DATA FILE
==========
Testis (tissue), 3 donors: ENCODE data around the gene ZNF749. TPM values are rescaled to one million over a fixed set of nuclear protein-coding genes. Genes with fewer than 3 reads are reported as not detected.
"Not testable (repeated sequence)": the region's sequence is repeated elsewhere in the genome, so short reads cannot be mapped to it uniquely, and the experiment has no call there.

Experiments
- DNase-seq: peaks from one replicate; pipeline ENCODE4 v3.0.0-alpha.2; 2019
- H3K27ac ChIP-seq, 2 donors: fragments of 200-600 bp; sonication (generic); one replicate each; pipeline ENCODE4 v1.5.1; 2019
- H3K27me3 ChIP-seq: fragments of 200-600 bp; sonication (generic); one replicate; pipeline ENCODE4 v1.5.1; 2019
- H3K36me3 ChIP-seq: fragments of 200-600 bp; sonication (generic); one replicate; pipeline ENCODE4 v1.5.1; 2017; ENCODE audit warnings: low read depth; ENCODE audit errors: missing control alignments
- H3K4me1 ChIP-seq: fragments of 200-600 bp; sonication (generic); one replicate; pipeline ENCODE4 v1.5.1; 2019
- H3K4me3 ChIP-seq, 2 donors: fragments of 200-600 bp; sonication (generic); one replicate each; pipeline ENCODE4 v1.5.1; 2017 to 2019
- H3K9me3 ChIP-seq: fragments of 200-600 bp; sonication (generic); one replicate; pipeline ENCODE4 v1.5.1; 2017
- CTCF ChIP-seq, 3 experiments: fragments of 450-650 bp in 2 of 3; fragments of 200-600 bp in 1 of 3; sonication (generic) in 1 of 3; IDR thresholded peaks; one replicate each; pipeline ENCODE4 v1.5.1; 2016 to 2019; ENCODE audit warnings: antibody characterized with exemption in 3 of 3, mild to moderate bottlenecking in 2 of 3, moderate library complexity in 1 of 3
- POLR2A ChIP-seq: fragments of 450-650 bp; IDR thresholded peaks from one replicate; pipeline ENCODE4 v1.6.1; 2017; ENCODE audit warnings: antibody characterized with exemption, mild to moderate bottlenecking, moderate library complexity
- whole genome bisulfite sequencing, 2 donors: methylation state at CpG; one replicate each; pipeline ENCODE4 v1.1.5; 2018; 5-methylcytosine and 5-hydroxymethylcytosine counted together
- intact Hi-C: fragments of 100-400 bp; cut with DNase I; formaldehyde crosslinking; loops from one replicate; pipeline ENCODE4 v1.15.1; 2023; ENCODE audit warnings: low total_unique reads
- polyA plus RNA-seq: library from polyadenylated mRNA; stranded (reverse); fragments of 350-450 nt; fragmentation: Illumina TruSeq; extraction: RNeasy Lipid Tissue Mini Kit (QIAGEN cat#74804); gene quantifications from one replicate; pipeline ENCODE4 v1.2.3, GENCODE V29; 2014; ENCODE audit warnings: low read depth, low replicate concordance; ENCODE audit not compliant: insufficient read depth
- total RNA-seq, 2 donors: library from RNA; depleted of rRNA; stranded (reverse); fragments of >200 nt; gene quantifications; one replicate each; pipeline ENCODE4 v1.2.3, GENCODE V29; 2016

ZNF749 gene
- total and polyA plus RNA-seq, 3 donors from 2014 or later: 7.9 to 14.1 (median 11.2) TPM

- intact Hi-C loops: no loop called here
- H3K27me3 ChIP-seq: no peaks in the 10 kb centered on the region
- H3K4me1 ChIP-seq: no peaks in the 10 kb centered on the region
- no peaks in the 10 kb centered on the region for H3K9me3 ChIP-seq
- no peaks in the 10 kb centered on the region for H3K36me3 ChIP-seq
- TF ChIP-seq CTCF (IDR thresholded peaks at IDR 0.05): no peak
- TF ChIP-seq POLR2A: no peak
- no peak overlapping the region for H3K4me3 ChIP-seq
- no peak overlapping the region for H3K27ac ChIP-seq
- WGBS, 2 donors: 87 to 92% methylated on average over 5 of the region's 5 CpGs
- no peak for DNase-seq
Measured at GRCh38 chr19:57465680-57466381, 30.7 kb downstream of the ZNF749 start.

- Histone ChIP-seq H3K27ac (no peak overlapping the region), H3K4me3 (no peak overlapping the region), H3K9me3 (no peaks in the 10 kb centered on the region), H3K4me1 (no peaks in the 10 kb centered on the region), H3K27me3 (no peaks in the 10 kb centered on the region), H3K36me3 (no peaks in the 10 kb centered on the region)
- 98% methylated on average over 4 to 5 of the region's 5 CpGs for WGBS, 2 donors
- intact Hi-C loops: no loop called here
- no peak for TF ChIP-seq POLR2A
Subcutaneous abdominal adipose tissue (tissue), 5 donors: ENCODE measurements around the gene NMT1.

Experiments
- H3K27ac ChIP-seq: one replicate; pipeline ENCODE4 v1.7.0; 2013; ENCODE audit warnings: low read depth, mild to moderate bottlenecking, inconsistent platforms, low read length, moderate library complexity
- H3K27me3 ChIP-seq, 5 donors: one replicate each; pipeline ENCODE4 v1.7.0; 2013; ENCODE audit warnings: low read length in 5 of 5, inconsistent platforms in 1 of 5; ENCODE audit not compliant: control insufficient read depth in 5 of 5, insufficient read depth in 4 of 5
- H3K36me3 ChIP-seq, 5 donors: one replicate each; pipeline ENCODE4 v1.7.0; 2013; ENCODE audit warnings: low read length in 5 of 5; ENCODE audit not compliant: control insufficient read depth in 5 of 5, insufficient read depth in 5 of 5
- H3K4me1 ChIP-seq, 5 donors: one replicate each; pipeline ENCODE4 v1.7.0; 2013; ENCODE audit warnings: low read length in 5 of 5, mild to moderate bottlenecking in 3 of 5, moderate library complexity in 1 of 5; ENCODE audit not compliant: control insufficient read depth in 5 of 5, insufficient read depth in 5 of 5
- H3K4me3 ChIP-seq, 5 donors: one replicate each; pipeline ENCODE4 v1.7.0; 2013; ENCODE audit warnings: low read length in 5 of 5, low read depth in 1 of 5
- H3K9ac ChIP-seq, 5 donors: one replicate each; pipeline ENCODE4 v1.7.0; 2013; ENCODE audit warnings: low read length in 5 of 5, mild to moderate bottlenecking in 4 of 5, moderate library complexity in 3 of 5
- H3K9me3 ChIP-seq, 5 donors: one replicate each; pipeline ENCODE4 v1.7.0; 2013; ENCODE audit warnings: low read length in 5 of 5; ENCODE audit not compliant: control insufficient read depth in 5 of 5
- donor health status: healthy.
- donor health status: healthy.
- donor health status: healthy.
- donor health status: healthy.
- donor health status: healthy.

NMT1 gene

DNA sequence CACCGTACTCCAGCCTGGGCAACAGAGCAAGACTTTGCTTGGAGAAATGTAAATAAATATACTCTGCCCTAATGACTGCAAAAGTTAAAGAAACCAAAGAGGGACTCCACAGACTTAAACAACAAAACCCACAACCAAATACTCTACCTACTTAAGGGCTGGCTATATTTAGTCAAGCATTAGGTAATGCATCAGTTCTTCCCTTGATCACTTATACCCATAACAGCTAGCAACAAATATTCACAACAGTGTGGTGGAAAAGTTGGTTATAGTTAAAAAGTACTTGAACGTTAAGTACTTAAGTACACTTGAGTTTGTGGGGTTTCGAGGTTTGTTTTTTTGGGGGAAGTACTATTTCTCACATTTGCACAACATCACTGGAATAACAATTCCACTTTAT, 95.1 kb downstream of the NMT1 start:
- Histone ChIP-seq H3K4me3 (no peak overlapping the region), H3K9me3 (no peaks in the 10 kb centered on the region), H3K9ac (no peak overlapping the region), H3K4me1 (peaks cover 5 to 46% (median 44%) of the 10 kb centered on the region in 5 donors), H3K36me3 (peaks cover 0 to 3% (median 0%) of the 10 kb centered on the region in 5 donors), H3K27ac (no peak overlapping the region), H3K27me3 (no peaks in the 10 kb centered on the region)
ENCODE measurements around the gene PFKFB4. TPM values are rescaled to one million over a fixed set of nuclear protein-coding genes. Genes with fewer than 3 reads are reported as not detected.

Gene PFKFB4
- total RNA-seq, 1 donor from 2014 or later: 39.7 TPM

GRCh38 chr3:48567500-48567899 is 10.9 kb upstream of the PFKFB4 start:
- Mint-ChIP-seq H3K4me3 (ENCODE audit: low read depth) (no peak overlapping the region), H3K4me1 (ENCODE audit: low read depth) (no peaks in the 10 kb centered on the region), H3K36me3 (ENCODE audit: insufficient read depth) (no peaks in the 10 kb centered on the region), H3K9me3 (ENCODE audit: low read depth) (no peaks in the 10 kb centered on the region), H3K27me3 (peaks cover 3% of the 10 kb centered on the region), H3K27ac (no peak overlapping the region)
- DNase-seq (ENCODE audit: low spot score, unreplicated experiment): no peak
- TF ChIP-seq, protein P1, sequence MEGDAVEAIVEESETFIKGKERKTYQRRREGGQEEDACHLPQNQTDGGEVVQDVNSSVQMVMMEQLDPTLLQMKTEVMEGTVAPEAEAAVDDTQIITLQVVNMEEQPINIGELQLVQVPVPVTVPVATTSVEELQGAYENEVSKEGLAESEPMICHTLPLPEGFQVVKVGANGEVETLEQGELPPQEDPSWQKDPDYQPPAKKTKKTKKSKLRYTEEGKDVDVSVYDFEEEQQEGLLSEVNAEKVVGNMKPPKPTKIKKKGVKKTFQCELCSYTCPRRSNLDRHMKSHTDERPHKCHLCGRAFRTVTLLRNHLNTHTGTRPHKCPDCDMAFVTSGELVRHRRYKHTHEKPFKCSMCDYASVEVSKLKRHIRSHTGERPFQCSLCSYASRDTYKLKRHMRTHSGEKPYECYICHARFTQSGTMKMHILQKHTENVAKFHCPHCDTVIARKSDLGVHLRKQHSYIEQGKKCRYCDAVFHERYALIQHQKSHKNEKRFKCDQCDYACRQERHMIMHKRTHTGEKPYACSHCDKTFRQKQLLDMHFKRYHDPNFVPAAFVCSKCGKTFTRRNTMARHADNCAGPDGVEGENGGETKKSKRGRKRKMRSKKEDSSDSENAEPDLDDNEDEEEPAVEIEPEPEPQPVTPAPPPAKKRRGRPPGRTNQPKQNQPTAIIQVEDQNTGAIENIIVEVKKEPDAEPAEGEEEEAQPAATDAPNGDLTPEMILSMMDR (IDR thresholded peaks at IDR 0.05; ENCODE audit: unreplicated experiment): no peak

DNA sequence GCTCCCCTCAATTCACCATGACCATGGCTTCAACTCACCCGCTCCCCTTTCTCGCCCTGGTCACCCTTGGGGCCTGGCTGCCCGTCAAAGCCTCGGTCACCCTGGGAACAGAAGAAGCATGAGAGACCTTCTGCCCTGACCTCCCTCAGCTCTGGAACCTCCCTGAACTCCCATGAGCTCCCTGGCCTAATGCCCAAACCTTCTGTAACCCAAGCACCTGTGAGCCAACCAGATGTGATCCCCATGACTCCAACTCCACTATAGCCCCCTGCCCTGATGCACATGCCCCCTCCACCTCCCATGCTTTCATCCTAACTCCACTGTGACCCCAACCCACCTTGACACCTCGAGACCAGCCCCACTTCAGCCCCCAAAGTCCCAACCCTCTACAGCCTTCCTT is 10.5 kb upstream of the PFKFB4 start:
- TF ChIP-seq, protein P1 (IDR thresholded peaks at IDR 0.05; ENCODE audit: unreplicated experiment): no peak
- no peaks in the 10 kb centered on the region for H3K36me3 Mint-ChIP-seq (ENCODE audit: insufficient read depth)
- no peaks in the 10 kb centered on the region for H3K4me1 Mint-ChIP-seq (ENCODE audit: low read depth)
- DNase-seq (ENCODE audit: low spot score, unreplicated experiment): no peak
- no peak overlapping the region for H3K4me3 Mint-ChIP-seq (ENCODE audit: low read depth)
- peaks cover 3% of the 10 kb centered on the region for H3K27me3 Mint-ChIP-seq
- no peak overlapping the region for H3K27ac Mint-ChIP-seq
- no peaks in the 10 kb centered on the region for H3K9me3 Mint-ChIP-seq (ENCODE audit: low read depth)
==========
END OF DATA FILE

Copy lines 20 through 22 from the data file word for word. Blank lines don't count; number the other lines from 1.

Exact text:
- H3K27me3 ChIP-seq: no peaks in the 10 kb centered on the region
- H3K4me1 ChIP-seq: no peaks in the 10 kb centered on the region
- no peaks in the 10 kb centered on the region for H3K9me3 ChIP-seq